Ambac Financial Group’s (ABK) second quarter results missed the Zacks Consensus Estimate of a loss of $1.0 per share (conference call transcript here). Losses came in at $2.80, driven by higher loss and loss expenses in its residential mortgage-backed securities (RMBS) insured portfolio.
Net premiums earned were $177.7 million, down 45% from last year’s $325.5 million.
Net investment income excluding variable interest entities for the quarter stood at $120.4 million, representing a decrease of 5% from $127.3 million in the comparable period of 2008. The decrease was primarily due to lower invested assets.
During July 2009, Ambac reduced a significant portion of its exposure under a Collaretallized debt obligation (CDO) of Asset backed Securities (ABS) transaction via a settlement, and commuted all of its exposure under another CDO of ABS transaction. The two transactions, with an aggregate of approximately $2.8 billion net notional outstanding at June 30, 2009, were settled with counterparties for cash payments totaling approximately $746 million.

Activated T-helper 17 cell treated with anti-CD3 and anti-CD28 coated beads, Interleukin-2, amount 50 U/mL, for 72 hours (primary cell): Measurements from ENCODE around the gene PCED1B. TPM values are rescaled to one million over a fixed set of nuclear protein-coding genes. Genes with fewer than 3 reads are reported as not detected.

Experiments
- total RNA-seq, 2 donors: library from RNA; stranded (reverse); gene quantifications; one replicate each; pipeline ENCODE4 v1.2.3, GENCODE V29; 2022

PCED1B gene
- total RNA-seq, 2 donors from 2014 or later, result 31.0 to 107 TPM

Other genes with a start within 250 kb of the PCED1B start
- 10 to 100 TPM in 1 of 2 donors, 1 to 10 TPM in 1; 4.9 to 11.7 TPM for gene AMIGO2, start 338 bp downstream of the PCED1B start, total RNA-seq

Subsidiary Ambac Assurance Corp. (AAC) recorded a loss of $675.4 million. Ambac’s investment agreement business recorded a loss of $186.7 million as a result of the sale of certain investment portfolio securities.
The irrational housing market continues to experience digestion and losses are expected to remain during first half of 2009. Ambac paid $400.8 million for the settlement of claims, mainly related to second-lien RMBS transactions.
As previously announced, in order to preserve cash and statutory surplus at Ambac Assurance, it has discontinued the payment of monthly dividends on its outstanding auction market preferred shares.
Following second quarter results Standard & Poor's revised its outlook on Ambac Assurance's ratings to negative on Friday, citing deterioration of the firm's insurance portfolio.
S&P also cited further losses due to exposure to collateralized debt obligations resulting from distressed debt exchanges. Losses and reserve additions are expected to eat into the company’s capital levels.